LONDON, UNITED KINGDOM - 2022/09/11: A Paddington bear with messages and flowers is on top of the flower tributes outside Buckingham Palace. Crowds of mourners and well wishers from all over the world continue to come to pay tribute to Queen Elizabeth II, who died on 8th September 2022. (Photo by Hesther Ng/SOPA Images/LightRocket via Getty Images)
LONDON, UNITED KINGDOM - 2022/09/11: A Paddington Bear toy is seen alongside flowers and tributes outside Buckingham Palace as thousands of people continue to arrive to pay their respects to Queen Elizabeth II. The Queen died on September 8th, aged 96. (Photo by Vuk Valcic/SOPA Images/LightRocket via Getty Images)
LONDON, UNITED KINGDOM - 2022/09/11: A toy Corgi with messages and flowers is seen with the flower tributes outside Buckingham Palace. Crowds of mourners and well wishers from all over the world continue to come to pay tribute to Queen Elizabeth II, who died on 8th September 2022. (Photo by Hesther Ng/SOPA Images/LightRocket via Getty Images)

The gifts are a sentimental nod to a sketch that aired earlier this year, in which the Queen hosted Paddington Bear for tea as part of her Platinum Jubilee celebrations.

However, the Royal Parks charity—which manages 5,000 acres of royal parkland across London—is pleading with members of the public to stop adding teddy bears, sandwiches, and other nonbiodegradable gifts to the tributes.

“We would prefer visitors not bring non-floral objects/artefacts such as teddy bears or balloons,” the Royal Parks said in guidance issued to the public in the wake of the Queen’s death. “Visitors are asked not to leave artefacts in any other areas of the parks.”

The organization added: “In the interests of sustainability, we ask visitors to only lay organic or compostable material. The public will be asked to remove all wrapping from floral tributes and place these in the bins provided. Removing the wrapping will aid the longevity of the flowers and will assist in subsequent composting which will start between one week and a fortnight after the date of the funeral.”

It said cards and labels would be accepted, and would be periodically removed by its staff and contractors, while candles would be extinguished if they were laid among the gifts.

This story was originally featured on Fortune.com






Queen Elizabeth II's funeral: florists and souvenir shops make brisk business

·Finance Reporter, Yahoo Finance UK
In this article:
  • Elizabeth II
    Elizabeth II
    Queen of the United Kingdom, Canada, Australia, and New Zealand
Flowers are laid on Belfast's Shankill Road, Saturday, Sept. 10, 2022, following the death of Queen Elizabeth II on Thursday. (Brian Lawless/PA via AP)
Flowers are laid on Belfast's Shankill Road following the death of Queen Elizabeth II. Photo: Brian Lawless/PA via AP

Flower shops around Buckingham Palace have sold out of roses and lilies as crowds travel to pay their respects to Queen Elizabeth II.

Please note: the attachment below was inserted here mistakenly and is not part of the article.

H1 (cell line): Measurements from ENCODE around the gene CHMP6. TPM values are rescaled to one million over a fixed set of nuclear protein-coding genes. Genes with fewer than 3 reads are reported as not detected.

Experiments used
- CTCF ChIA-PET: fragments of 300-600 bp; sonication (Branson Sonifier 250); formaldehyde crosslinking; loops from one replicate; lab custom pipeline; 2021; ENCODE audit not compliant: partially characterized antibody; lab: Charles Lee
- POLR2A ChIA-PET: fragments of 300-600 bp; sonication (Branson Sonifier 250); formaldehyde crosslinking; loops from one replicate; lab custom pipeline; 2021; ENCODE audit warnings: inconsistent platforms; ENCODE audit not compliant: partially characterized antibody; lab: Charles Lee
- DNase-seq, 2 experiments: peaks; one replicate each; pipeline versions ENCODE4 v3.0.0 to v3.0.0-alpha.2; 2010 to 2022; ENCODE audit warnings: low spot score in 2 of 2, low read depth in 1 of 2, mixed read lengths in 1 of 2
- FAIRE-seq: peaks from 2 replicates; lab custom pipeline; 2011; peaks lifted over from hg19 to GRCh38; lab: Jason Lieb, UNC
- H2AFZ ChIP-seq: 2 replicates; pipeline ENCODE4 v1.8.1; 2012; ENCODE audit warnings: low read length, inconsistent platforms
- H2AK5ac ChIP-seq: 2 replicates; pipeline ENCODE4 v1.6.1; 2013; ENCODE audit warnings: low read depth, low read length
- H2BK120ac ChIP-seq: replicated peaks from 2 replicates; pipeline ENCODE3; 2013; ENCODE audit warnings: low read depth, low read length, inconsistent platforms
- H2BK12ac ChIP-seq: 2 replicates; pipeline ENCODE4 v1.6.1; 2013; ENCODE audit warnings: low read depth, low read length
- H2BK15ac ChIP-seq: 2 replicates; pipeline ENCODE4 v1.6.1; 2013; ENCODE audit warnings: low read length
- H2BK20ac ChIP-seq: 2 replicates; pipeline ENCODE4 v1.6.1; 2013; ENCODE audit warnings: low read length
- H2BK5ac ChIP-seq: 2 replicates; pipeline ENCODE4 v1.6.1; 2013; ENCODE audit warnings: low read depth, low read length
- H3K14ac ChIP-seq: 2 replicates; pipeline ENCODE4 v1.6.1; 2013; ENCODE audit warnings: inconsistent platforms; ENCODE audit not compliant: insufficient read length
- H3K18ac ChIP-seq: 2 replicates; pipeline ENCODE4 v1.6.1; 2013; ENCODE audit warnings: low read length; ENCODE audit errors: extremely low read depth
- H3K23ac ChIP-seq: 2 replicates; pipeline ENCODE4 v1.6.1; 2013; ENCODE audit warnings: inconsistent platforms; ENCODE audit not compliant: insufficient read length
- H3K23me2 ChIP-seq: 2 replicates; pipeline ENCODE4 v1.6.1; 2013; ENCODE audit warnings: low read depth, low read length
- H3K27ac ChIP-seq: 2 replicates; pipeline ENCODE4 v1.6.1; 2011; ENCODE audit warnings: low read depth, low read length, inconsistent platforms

A constant stream of thousands of people placed flowers, cards and stuffed animals at venues from Balmoral to Buckingham Palace as the country pays tribute to the late Queen.

Mourners have left tributes including teddy bears, Corgi soft toys, balloons, knitted versions of the late monarch and her friend Paddington Bear and, in one case, a marmalade sandwich, which was left at Balmoral in Scotland.

A message on the ziplock bag read: “A marmalade sandwich for your journey ma’am”.

A tribute with Paddington Bear is seen outside Holyrood Palace, following the death of Britain's Queen Elizabeth, in Edinburgh, Scotland, Britain September 12, 2022. REUTERS/Carl Recine
A tribute with Paddington Bear is seen outside Holyrood Palace in Edinburgh, Scotland, following the death of Britain's Queen Elizabeth. Photo: Carl Recine/Reuters

Sunflowers have been one of the most common tributes left at Buckingham Palace, Windsor and Balmoral.

People could be seen pausing to bend down and read messages that have been left among the piles of blooms laid by trees and railings, many reading: “We will miss you” and “Thank you for your service”.

While some customers bought a stem for £10, others spent up to £100 on bouquets for the Queen.

The manager of a souvenir shop near Buckingham Palace said the number of customers buying memorabilia doubled overnight following the Queen's death.

Cool Britannia's manager, Ismial Ibrahim, described suppliers working overtime and scores of people coming through the shop each day.

Read more: Coins, stamps and passports: what changes now that Charles is King?

"Since that evening, we have had a huge flow of people. The footfall has gone really high and since then people have started asking about anything to do with the Queen," Ibrahim said.

Over the weekend there has been a rush from people around the world to buy souvenirs — from mugs to dolls, newspapers, coins, jewellery and even teabags — as manufacturers phase out items with the Queen’s likeness to make room for ones of her son King Charles III.

Cool Britannia has already ordered King Charles III merchandise, which should arrive later this week, although sellers do not expect these to be as popular.